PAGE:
In a historic vote, the U.S. Senate passed a resolution to recognize as genocide the mass killings of Armenians by Ottoman-era Turkey a century ago, overcoming weeks of active opposition from President Donald Trump's White House as it convinced three Republican senators to block earlier votes.
The vote is sure to further roil U.S.-Turkish relations and upset the country's strongman president, Recep Tayyip Erdoğan, who, despite a warm relationship with Trump, has overseen a fraying between the two NATO allies.
This is the first time this kind of resolution passed the Senate -- unanimously, no less -- and weeks after a similar measure passed the House, 405 to 11. Lawmakers have said they're increasingly upset with the Turkish government for its offensive against Syrian Kurdish forces that fought with the U.S. against ISIS and its purchase of a Russian missile defense system that violates U.S. law and undermines the NATO alliance's security.
The resolution, for which the Armenian government and diaspora have long asked, officially recognizes the mass violence against and forced displacement of Armenian Christians in the Ottoman Empire during World War I. As many as 1.5 million Armenians died. The modern-day Turkish government vehemently rejects the label of "genocide," admitting atrocities took place, but saying there was no systematic campaign to exterminate Armenians.
After the House passed its resolution, Turkey's foreign ministry called it a "grave mistake" that "will negatively affect the image of the U.S. before the public opinion of Turkey as it also brings the dignity of the U.S. House of Representatives into disrepute."
The Trump administration had been urging individual Republican senators to block the resolution for weeks, even as Bob Menendez, the top Democrat on the Foreign Relations Committee, and Ted Cruz, R-Texas, reintroduced the legislation. The White House has said the timing of the resolution is inappropriate, just weeks after Erdoğan visited Washington, as he and Trump try to patch things up.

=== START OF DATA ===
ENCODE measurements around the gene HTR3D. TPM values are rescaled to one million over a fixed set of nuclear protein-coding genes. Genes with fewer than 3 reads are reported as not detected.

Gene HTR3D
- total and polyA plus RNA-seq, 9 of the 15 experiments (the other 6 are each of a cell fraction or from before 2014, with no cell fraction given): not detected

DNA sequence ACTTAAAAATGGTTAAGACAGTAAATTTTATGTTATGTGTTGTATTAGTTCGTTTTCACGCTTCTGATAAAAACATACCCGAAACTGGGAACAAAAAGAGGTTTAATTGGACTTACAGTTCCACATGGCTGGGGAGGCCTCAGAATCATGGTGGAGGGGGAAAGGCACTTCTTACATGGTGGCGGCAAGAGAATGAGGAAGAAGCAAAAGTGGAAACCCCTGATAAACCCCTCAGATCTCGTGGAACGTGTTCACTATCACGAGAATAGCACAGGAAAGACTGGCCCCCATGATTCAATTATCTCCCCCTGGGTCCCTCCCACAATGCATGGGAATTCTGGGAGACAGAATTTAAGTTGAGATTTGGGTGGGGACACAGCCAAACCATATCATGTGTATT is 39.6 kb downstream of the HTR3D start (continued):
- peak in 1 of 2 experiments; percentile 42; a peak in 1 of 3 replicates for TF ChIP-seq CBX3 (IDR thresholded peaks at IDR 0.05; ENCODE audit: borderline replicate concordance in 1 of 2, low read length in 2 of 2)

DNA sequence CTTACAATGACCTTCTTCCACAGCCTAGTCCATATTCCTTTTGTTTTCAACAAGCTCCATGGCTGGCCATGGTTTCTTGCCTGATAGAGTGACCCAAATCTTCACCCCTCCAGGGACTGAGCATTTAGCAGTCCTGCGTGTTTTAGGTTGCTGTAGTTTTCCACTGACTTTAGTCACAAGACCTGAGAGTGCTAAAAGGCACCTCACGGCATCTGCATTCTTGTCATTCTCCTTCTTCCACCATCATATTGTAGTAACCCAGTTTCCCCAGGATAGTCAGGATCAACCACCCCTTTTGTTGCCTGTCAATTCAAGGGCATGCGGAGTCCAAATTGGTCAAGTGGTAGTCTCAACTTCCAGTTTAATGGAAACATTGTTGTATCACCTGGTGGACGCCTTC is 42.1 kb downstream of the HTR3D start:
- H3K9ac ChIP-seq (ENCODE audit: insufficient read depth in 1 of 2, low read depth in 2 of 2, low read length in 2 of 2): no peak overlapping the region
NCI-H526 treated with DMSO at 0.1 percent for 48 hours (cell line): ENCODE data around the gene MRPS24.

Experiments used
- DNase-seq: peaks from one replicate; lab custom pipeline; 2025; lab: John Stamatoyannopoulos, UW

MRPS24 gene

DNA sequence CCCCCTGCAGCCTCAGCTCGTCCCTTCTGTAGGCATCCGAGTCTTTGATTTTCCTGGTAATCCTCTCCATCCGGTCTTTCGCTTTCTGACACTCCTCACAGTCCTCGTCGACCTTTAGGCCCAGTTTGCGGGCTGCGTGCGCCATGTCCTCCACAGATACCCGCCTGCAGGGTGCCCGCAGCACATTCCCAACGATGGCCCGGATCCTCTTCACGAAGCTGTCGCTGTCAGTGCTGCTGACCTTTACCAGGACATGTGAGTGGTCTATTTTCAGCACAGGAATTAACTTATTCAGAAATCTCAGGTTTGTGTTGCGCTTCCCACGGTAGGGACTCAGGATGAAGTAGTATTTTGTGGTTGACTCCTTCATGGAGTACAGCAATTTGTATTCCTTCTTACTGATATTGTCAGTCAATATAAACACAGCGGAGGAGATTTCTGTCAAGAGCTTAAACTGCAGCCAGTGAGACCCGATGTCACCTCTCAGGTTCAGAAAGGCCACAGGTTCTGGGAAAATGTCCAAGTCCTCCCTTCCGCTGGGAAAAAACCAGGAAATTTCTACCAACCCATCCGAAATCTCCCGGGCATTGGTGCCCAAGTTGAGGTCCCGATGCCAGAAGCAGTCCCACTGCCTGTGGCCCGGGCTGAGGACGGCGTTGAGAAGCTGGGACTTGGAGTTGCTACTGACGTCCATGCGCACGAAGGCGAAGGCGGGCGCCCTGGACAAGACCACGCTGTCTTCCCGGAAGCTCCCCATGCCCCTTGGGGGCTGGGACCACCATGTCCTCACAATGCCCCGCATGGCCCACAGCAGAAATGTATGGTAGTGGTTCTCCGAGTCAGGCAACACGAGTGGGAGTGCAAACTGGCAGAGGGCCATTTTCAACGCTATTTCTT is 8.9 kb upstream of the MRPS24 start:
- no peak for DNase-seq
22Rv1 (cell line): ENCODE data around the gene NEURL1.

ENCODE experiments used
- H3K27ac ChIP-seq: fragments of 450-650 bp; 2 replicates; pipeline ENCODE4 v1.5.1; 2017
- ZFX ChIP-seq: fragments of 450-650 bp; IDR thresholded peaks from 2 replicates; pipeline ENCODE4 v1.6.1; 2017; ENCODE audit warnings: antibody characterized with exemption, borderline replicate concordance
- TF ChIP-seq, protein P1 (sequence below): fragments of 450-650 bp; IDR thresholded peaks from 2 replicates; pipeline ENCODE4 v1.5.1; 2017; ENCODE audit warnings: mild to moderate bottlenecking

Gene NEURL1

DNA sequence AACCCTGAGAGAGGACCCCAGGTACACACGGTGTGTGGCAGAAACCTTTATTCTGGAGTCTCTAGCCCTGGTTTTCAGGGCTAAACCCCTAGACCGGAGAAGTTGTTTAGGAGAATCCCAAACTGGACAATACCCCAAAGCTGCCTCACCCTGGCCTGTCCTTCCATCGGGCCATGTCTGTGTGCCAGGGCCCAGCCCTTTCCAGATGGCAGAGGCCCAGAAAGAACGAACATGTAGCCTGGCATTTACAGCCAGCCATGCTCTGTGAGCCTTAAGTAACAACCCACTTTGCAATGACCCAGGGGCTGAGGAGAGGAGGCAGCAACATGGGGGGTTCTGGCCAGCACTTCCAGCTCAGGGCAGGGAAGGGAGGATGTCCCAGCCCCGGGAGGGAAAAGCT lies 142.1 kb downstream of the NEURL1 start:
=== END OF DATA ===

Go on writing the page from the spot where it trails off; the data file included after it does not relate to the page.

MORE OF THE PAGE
On three occasions, the administration was successful. Sen. Lindsey Graham blocked a vote on the day of Erdoğan's visit, Sen. David Purdue blocked one a week later and Sen. Kevin Cramer blocked one just last week -- even though he was a co-sponsor of a similar resolution in 2017.
Trump has praised Erdoğan and pushed for closer ties with Turkey, but lawmakers of both parties have sought to penalize its government for behavior they've said damages U.S. interests. At the top of that list is Turkey's offensive against the majority-Kurdish Syrian Democratic Forces that served as de facto U.S. ground forces against ISIS. That operation included potential war crimes by Turkish-backed opposition groups, according to the U.S. Defense Secretary and special envoy for Syria.
Critics, including prominent Republican senators, blasted Trump as giving a green light to Erdoğan for the assault, and after the U.S. and Turkey reached an agreement to halt it, Trump embraced the Turkish leader at the White House and removed any sanctions on senior Turkish officials.
The administration has also so far refused to sanction Turkey for its purchase of the Russian S400 missile defense system despite a 2017 law Trump signed requiring sanctions for any significant Russian defense purchases.
That softer approach to Ankara has fueled a stronger stance in Congress, including renewed support for the Armenian genocide declaration.
It's also gotten a boost from celebrity backers who are Armenian American.
Kim Kardashian West urged her followers to call their senators and ask them to vote yes on the resolution hours before the vote Thursday, writing in an Instagram post: "Denial is the final stage of genocide."
Kim Kardashian West (@kimkardashian) on Dec 12, 2019 at 9:00am PST